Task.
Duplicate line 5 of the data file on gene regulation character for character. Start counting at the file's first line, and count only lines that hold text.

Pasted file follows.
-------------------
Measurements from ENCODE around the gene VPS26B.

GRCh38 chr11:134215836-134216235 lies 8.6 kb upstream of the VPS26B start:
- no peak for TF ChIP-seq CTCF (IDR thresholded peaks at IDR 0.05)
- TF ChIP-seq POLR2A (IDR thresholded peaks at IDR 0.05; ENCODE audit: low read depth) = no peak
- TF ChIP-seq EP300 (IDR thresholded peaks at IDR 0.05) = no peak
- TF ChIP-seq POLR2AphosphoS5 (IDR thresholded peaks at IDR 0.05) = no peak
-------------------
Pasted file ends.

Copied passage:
- TF ChIP-seq EP300 (IDR thresholded peaks at IDR 0.05) = no peak